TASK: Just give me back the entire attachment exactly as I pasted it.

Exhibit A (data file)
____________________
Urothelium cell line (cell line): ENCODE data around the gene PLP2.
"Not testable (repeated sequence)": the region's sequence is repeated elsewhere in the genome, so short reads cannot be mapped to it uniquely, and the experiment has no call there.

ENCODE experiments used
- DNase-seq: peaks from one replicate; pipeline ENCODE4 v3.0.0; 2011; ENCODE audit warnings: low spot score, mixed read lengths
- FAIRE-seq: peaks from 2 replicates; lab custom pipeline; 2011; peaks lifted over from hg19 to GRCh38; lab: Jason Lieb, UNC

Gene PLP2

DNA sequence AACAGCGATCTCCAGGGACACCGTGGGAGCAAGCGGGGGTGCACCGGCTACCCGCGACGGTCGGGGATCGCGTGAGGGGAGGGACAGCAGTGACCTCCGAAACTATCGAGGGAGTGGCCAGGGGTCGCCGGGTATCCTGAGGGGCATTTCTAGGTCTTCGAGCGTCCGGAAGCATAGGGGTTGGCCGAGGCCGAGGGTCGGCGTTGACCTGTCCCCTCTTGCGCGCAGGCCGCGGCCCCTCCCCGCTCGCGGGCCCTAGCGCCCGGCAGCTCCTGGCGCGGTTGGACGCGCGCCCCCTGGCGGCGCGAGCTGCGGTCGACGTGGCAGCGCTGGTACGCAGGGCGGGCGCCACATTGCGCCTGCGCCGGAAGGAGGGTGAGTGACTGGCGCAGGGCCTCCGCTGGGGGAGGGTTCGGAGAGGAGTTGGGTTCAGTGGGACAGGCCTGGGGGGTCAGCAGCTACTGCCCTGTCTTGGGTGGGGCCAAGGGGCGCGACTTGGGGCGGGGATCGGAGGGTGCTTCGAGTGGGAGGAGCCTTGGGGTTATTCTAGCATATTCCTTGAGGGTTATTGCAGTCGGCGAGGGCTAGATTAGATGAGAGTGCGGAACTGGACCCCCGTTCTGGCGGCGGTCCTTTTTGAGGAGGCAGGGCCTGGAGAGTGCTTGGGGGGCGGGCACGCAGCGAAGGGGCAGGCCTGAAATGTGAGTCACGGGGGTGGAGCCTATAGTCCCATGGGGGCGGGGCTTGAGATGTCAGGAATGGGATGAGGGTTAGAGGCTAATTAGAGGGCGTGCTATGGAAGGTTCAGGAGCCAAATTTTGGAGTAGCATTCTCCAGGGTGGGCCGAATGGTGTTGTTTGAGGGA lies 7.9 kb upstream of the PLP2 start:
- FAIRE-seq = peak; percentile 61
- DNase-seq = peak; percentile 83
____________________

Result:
Urothelium cell line (cell line): ENCODE data around the gene PLP2.
"Not testable (repeated sequence)": the region's sequence is repeated elsewhere in the genome, so short reads cannot be mapped to it uniquely, and the experiment has no call there.

ENCODE experiments used
- DNase-seq: peaks from one replicate; pipeline ENCODE4 v3.0.0; 2011; ENCODE audit warnings: low spot score, mixed read lengths
- FAIRE-seq: peaks from 2 replicates; lab custom pipeline; 2011; peaks lifted over from hg19 to GRCh38; lab: Jason Lieb, UNC

Gene PLP2

DNA sequence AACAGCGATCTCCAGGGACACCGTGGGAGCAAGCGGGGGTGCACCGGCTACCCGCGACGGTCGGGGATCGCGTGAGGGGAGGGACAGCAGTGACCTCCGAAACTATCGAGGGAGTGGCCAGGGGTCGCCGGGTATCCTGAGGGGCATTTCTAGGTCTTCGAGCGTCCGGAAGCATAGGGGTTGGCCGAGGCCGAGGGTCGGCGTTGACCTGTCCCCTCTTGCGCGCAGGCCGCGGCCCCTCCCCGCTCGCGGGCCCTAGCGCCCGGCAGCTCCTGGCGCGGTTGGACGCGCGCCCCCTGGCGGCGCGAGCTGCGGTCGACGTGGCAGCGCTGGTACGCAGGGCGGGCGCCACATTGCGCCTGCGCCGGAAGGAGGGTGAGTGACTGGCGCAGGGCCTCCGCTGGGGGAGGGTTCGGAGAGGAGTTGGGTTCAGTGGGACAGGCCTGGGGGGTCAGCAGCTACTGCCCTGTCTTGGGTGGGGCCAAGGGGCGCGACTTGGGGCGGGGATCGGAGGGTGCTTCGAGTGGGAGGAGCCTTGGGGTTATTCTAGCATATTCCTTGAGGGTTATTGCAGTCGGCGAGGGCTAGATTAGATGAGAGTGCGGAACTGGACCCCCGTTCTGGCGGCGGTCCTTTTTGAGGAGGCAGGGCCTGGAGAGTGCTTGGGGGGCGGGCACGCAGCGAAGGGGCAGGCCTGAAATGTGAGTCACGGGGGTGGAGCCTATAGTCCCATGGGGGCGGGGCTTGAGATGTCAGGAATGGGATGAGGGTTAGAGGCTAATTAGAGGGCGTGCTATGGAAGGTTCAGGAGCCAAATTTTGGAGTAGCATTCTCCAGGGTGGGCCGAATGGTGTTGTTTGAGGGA lies 7.9 kb upstream of the PLP2 start:
- FAIRE-seq = peak; percentile 61
- DNase-seq = peak; percentile 83